Hewlett-Packard (HP) and Microsoft announced in September a global initiative to align and focus enterprise technologies, sales, and services to provide integrated, end-to-end Microsoft .NET and Web service solutions to enterprise customers. According to the plan, Microsoft and HP will train more than 5000 HP salespeople on .NET functionality and capabilities, will certify 3000 HP Professional Services people on .NET technologies, and will form a new group of HP .NET solution architects.
The partnership represents a total investment of more than $50 million by the two companies, creating one of the world's largest, most specialized forces of .NET consultants and systems architects. One question remains: Is this partnership the first step toward the ultimate goal of competing with a very powerful and successful IBM Global Services organization? In my opinion, this is just a small step if the answer to that question is yes. Mike Sinneck, corporate vice president of worldwide services at Microsoft and former IBM Global Services leader, has quite a task at hand to focus a Microsoft Consulting Services (MCS) organization.
According to Sinneck, "This initiative integrates the strengths of both companies—thought, leadership, innovation, comprehensive software and hardware platforms, and end-to-end services—to bring customers unprecedented value from their existing technology investments. We are extremely pleased to work with HP and usher in the new generation of computing based on .NET."
Microsoft and HP also announced the first collaborative high-visibility Web services project. With initial phases of the application already completed before the partnership announcement, General Mills has engaged the two companies to build handheld solutions that will communicate retail direction and monitor progress against retail objectives. General Mills operates 91 manufacturing plants worldwide, 66 of them in North America. General Mills will empower its retail representatives with the Microsoft- and HP-developed handheld solution.
The data that retail manufacturers collect is automatically synchronized with General Mills' reporting infrastructure to help aggregate product positioning in the stores and provide efficient recording of this vital retail information. In the past, General Mills' retailers collected data through paper forms for more than 25,000 stores. General Mills couldn't analyze the data fast enough, and aggregating the entire data set was virtually impossible, which made making decisions based on the analysis of retail store conditions difficult.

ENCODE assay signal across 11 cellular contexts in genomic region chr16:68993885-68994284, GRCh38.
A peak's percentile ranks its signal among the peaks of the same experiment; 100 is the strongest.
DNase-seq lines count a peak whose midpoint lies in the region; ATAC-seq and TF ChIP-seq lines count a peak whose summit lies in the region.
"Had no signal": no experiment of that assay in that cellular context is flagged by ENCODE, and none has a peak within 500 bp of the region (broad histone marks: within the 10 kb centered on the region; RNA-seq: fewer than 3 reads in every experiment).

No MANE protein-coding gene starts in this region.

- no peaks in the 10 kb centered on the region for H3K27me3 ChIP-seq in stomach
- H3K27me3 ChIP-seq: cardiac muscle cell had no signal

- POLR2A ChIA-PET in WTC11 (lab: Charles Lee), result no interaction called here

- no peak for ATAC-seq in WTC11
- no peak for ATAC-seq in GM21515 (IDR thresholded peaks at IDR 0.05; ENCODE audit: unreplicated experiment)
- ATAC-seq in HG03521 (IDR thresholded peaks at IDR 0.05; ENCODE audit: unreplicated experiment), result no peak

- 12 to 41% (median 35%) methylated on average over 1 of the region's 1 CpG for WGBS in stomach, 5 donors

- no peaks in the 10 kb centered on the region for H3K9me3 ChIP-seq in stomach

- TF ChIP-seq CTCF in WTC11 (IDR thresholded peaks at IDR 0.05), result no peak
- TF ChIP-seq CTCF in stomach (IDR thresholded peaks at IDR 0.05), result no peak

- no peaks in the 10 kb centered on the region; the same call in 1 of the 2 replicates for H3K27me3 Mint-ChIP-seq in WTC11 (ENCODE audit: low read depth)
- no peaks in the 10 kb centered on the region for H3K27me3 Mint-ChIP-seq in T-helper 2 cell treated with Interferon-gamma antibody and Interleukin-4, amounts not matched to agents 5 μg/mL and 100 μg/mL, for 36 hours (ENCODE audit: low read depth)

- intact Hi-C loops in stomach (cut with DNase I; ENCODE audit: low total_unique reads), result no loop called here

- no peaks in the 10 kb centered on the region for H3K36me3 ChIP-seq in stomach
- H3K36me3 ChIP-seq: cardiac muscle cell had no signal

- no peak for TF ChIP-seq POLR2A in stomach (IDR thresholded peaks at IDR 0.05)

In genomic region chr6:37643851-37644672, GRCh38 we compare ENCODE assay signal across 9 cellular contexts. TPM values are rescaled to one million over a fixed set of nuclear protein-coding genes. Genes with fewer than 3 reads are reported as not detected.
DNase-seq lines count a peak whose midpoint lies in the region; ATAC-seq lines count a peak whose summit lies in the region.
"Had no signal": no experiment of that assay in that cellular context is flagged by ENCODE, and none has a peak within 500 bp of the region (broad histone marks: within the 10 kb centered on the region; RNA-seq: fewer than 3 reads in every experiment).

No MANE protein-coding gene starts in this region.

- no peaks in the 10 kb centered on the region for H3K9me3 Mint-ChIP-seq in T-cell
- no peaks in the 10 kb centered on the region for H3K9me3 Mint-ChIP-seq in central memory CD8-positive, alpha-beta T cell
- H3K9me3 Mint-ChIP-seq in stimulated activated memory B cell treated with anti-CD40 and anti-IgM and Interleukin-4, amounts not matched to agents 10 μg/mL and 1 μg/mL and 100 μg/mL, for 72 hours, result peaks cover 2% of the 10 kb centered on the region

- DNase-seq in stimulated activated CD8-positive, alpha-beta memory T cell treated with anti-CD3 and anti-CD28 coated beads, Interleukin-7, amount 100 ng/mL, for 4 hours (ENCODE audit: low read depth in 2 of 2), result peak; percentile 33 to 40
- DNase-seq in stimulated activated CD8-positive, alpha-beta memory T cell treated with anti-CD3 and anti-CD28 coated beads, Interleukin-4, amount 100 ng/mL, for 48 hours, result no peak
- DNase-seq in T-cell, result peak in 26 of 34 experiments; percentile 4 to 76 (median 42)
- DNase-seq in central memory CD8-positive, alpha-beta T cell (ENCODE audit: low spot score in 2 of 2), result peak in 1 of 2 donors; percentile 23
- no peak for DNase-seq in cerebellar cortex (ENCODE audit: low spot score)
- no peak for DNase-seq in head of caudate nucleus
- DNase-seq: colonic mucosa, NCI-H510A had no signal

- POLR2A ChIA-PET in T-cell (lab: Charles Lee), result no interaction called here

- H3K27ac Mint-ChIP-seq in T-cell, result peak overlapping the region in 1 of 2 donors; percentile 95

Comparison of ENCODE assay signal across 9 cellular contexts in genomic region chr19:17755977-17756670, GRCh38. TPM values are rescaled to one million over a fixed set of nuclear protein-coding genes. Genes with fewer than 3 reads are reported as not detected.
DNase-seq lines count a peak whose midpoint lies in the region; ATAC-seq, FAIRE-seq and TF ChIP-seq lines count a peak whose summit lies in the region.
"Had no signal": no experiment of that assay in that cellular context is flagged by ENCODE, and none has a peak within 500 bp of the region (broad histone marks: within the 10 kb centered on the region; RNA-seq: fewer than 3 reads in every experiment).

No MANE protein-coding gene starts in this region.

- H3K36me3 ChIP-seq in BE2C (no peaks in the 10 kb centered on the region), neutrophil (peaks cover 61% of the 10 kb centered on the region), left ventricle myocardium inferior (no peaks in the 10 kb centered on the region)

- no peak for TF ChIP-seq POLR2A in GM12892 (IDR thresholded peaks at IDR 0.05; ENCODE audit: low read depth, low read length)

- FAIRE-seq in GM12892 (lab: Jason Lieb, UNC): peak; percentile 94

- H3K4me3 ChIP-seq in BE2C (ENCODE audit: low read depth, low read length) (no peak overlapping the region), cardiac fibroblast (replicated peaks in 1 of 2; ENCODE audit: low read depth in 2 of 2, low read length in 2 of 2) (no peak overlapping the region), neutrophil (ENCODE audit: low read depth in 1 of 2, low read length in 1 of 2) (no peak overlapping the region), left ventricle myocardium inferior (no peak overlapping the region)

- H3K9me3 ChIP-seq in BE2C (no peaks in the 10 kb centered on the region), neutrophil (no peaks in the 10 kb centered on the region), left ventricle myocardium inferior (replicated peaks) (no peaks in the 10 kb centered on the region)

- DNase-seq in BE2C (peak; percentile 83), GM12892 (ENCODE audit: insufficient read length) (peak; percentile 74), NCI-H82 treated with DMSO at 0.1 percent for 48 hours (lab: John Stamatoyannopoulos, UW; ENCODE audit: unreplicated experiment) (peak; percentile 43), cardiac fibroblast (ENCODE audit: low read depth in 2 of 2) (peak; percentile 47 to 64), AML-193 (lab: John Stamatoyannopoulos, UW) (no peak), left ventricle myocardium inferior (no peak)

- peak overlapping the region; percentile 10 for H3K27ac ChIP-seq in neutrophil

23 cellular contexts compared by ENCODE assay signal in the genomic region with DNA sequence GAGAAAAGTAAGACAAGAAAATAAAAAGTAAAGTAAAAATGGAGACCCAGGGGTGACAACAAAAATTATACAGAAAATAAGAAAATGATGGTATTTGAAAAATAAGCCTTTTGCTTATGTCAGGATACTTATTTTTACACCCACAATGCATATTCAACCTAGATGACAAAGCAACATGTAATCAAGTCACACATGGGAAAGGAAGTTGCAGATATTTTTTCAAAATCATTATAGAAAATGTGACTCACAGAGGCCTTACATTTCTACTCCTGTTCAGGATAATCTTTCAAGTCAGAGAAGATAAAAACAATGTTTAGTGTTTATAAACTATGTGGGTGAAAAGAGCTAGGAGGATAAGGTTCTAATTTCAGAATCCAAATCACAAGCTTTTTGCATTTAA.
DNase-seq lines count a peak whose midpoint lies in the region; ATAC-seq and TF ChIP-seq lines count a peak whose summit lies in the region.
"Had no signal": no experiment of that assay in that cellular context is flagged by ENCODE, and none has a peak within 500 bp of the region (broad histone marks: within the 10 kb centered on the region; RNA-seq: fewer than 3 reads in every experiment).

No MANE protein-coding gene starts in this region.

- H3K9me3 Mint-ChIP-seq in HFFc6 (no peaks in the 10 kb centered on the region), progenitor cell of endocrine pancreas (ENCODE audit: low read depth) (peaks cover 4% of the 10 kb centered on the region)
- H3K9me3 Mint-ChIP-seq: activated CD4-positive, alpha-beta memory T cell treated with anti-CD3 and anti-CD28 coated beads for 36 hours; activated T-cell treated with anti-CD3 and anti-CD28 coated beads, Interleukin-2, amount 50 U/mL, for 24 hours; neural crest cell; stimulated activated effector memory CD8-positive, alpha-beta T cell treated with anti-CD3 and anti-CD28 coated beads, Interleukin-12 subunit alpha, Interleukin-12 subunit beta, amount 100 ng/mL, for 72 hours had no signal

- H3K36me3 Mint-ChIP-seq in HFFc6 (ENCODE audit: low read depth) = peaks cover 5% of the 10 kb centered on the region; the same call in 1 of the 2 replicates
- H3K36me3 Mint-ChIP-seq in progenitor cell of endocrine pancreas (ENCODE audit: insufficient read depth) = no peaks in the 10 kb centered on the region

To help General Mills' staff, HP helped create a new handheld system to streamline data collection, daily communications, and analysis. The initiative consists of HP and Microsoft using .NET and advising on a Web services framework to develop a mobile application that gives General Mills' salespeople accurate realtime data and the ability to respond rapidly.
"General Mills generally develops non-ERP solutions internally," said Sue Simonett, director of information systems at General Mills. "This focused retail excellence initiative is highly visible within General Mills because retail store conditions directly impact our overall business performance. This new infrastructure will initially be utilized for the rollout of our new grocery items coming to market. After reviewing HP's and Microsoft's .NET capabilities, we realized that it just made good business sense to turn to their teams of experts."
Although the complete technical details of the solution haven't been announced, you can assume the handheld devices will be Pocket PCs running Windows CE and that Microsoft and HP will develop a suite of applications built on the Microsoft .NET Compact Framework, which communicates to Web services on the back end. As new handheld Pocket PC devices continue to come to market with better features, partnerships with Microsoft such as the one with HP will help build the next wave of mobility applications.
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